On Christmas Day, there wasn’t a sign of snow in Southwest Florida. In fact, the near 80-degree temperatures we enjoyed that day made us the envy of the country, a position in which we found ourselves quite often during the last month of 2013. We do enjoy a mild climate here, but the weather on Christmas Day hasn’t always been as nice as it was this year. The only snow that I’ve seen fall in Punta Gorda occurred just after sunset on Christmas Eve in 1989. Christmas Day that year was brutally cold, with temperatures in Charlotte County in the low to mid-20s. Many Florida cities recorded temperatures 10 to 15 degrees below their previous all-time record lows for that date, and the demand for electricity soared so high that rolling blackouts were instituted in some areas as the power grid became overwhelmed. Not the sort of crisis we expect in Florida.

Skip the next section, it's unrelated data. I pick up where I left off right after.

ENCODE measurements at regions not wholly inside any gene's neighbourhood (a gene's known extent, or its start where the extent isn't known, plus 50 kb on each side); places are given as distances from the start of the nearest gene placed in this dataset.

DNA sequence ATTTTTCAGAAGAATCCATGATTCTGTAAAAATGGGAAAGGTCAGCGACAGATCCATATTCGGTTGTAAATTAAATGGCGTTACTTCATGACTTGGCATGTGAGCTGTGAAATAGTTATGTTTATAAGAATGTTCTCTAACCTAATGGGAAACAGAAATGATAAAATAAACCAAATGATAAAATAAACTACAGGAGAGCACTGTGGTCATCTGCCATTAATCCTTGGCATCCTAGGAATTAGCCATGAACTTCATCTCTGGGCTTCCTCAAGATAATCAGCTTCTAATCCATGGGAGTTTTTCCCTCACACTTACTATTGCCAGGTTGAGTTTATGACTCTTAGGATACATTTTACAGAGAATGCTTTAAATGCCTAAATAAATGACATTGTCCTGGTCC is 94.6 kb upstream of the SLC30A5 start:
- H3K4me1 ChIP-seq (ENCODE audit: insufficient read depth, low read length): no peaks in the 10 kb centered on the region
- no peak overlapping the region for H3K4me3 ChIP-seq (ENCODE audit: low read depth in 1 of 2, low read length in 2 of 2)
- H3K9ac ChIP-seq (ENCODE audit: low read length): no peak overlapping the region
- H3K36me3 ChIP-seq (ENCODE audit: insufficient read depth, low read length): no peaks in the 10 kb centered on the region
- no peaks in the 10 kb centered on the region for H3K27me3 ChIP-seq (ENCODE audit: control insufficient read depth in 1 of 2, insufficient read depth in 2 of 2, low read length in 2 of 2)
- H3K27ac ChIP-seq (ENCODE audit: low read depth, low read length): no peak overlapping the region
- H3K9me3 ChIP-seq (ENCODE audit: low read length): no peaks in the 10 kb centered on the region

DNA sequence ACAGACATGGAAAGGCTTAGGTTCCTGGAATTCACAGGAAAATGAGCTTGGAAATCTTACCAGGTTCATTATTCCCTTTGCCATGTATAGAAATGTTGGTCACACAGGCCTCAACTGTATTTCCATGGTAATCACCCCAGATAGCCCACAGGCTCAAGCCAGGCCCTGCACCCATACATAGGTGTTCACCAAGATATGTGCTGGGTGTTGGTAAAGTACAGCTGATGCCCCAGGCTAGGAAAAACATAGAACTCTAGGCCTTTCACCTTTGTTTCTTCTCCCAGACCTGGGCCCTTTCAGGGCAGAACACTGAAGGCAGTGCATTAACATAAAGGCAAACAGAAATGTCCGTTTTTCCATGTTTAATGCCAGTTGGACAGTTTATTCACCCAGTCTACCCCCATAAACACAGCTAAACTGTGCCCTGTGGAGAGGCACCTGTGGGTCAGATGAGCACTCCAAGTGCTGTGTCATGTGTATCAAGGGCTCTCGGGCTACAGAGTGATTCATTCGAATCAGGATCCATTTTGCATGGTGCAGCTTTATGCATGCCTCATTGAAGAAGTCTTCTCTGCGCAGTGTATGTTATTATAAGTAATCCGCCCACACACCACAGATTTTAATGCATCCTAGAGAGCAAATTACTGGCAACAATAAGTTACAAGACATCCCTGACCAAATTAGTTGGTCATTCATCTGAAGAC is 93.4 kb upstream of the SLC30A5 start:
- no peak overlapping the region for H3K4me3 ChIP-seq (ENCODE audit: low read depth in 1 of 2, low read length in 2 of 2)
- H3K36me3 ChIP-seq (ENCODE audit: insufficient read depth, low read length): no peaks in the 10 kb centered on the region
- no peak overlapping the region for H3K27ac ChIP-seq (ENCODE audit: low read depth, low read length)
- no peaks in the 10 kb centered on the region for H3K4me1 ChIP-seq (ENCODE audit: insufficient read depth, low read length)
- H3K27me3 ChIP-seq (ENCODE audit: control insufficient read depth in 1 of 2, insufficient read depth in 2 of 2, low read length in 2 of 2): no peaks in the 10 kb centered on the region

A few days later I ventured up the Peace River and was astounded by the huge rafts of dead, bloated fish which were floating in the river bends after succumbing to the cold weather. The number of carcasses was uncountable and included an amazing number of large adult tarpon and big snook. Prior to seeing the sad results of that bout of frigid weather, I’d never realized just how many big tarpon can spend the winter in the river. Since an adult tarpon can be more than 20 years old, it’s likely that the population of river fish has only now recovered from that remarkable cold snap.
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